HIPAA/HITECH Update. By LYNDA M. JOHNSON Friday, Eldredge & Clark. HITECH Act – Privacy and Security. Extended the reach of the HIPAA Privacy and Security Rules to business associates (BAs) Imposed breach notification requirements on HIPAA covered entities (CEs) and BAs
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LYNDA M. JOHNSON
Friday, Eldredge & Clark
Security Rule Compliance
Necessary steps for Security Rule compliance:
Conducting a formal security risk assessment;
Implementing written policies and procedures with respect to Security Rule standards;
Providing security training to workforce members;
Amending BAAs to include provisions required by the Security Rule; and
Appointing a Security Officer to oversee Security Rule compliance efforts
Each downstream subcontractor BAA must be at least as stringent as the primary BAA between a BA and the CE
“Protected health information” is defined to exclude information about a person who has been deceased for more than 50 years.
Covered entity must agree to an individual’s request to restrict disclosure of PHI to a health plan if:
If compound authorization conditions treatment on participation in research, must clearly identify conditioned components and give individual an opportunity to opt in to the unconditioned research activities.
On February 6, 2014, CMS published a final rule that amends the Clinical Laboratory Improvement Amendments of 1988 (CLIA) regulations to allow laboratories to give a patient, or a person designated by the patient, his or her “personal representative,” access to the patient’s completed test reports upon request of the patient or the patient’s personal representative.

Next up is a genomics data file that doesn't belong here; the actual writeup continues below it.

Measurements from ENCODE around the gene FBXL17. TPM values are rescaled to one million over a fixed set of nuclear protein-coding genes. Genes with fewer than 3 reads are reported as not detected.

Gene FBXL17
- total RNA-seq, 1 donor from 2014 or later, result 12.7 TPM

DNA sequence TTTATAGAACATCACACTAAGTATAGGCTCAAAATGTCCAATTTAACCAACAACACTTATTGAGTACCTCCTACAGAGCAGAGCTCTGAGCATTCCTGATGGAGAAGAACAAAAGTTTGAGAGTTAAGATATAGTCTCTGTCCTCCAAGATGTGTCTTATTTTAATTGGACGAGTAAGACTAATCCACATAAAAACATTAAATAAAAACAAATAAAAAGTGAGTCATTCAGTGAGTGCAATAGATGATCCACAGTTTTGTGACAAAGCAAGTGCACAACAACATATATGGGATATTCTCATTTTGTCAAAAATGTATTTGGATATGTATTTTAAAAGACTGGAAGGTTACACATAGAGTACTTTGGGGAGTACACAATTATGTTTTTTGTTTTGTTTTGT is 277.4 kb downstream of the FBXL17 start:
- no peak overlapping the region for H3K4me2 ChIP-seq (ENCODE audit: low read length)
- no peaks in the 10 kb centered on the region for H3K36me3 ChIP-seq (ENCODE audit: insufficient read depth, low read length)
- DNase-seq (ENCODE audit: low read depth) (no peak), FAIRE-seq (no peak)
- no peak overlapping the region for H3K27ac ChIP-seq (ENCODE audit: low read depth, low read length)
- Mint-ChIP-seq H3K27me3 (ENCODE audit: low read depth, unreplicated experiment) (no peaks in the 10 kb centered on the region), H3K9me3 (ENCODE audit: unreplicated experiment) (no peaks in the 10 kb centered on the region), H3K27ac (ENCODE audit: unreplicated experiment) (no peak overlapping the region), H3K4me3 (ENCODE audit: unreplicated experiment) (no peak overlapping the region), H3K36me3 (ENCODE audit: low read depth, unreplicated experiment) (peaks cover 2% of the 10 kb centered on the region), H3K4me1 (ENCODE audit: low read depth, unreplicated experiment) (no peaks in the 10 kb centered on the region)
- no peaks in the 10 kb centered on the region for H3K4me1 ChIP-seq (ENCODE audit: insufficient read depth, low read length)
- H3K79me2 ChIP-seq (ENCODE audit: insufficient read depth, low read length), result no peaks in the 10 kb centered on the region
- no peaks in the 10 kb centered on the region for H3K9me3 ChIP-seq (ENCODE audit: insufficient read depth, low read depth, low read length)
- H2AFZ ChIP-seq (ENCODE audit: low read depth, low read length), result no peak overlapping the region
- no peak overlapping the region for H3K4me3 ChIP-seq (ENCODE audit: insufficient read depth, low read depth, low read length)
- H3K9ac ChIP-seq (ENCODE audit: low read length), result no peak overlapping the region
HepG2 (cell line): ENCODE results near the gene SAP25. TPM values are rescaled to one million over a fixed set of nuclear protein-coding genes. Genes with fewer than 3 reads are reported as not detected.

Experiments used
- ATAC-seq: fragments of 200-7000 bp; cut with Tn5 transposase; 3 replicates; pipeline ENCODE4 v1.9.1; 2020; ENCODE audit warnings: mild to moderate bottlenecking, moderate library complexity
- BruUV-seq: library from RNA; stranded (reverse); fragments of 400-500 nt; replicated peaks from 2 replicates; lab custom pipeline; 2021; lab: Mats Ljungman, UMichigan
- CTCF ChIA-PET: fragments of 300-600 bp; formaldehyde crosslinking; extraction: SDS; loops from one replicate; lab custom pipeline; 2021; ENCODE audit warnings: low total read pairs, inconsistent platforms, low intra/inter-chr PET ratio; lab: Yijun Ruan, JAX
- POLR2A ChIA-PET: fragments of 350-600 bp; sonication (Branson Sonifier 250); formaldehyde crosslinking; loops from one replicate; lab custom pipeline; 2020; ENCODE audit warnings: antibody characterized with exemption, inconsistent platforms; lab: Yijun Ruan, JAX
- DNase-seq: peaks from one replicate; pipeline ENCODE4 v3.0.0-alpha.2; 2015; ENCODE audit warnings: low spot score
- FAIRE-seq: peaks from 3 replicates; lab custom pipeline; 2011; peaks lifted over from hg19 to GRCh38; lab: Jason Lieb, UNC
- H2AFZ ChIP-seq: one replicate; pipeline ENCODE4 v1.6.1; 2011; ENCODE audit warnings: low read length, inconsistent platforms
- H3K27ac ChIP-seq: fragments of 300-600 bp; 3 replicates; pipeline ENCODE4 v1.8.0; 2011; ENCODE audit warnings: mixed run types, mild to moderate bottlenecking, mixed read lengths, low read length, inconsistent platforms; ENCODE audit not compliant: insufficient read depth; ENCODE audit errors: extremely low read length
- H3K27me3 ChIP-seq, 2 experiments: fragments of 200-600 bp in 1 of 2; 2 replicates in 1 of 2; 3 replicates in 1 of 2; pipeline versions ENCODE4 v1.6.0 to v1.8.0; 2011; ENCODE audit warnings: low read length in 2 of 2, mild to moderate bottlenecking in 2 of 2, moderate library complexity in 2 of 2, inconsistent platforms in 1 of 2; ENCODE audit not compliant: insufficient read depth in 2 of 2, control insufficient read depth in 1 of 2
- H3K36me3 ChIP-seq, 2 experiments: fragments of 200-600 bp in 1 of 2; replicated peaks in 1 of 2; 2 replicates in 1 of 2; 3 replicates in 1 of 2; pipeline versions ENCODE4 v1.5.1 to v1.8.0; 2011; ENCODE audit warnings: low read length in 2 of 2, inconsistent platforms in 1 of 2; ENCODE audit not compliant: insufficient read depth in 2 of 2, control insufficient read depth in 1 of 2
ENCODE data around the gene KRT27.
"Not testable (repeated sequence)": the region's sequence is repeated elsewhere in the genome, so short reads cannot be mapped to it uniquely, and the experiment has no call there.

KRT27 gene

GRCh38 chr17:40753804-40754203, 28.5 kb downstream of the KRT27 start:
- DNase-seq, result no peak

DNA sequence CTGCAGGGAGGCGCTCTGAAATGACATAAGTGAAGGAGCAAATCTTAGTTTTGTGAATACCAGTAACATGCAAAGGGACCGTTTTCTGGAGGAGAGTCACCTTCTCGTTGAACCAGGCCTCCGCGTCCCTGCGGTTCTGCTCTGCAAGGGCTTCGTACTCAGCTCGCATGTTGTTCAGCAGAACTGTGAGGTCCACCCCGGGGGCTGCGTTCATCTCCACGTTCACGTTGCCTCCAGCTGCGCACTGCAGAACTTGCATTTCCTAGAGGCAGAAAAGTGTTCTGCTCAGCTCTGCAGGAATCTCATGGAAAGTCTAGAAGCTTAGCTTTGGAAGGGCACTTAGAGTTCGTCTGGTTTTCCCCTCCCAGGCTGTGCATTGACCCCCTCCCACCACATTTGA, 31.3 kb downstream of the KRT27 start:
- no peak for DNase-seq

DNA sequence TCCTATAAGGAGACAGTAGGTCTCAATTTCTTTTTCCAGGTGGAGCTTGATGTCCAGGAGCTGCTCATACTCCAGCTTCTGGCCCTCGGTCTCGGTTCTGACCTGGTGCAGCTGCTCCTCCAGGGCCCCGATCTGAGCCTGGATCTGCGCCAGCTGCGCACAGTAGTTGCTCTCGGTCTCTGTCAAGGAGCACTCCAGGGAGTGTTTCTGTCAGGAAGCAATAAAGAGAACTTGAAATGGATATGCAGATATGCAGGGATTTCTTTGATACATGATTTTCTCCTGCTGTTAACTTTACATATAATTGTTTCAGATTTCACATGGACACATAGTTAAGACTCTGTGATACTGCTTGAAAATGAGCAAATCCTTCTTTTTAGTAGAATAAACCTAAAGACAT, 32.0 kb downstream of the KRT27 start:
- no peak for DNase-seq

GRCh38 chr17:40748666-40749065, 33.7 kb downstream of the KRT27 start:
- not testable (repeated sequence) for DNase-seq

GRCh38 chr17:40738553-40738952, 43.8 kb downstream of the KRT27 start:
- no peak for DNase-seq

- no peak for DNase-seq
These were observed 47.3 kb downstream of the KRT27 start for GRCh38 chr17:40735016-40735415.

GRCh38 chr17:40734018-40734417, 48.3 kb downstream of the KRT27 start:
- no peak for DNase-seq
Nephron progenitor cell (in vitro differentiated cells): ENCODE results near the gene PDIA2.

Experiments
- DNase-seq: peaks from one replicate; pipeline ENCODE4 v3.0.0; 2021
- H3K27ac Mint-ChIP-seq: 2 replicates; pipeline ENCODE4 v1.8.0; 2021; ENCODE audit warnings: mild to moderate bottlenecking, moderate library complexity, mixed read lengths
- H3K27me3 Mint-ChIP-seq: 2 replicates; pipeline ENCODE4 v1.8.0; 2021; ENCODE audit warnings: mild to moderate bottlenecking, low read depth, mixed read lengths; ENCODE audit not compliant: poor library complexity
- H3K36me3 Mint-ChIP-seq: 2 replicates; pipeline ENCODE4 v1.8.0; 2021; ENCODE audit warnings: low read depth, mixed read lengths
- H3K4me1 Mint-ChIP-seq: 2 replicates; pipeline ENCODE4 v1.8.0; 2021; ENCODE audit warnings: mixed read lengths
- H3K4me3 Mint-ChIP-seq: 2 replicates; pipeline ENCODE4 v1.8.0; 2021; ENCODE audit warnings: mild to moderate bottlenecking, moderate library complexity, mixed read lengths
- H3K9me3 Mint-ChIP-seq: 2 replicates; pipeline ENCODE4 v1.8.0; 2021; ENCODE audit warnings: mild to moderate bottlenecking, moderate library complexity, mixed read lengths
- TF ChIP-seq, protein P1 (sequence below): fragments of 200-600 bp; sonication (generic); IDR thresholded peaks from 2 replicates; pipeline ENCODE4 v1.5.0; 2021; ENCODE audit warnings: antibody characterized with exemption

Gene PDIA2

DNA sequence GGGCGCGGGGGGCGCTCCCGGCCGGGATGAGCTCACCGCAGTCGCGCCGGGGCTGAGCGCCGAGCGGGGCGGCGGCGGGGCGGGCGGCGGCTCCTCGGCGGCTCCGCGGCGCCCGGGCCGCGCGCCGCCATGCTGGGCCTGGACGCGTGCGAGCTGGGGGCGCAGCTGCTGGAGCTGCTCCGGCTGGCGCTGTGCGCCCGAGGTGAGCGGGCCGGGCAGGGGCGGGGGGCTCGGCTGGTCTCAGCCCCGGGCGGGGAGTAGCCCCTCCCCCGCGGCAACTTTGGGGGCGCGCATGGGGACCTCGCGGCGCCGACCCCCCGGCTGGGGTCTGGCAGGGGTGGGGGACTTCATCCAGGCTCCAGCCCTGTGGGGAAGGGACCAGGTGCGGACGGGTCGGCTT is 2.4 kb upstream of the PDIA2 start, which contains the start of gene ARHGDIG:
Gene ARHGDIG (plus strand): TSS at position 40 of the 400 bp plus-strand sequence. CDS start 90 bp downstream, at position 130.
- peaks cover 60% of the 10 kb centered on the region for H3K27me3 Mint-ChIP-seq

At the same time, this rule eliminates the exception under the HIPAA Privacy Rule to an individual’s right to access his or her protected health information when it is held by a CLIA-certified or CLIA-exempt laboratory.
While patients can continue to get access to their laboratory test reports from their doctors, these changes give patients a new option to obtain their test reports directly from the laboratory while maintaining strong protections for patients’ privacy.
Under the HIPAA Privacy Rule, patients, patient’s designees and patient’s personal representatives can see or be given a copy of the patient’s protected health information, including an electronic copy, with limited exceptions.
Lynda M. Johnson
Friday, Eldredge & Clark, LLP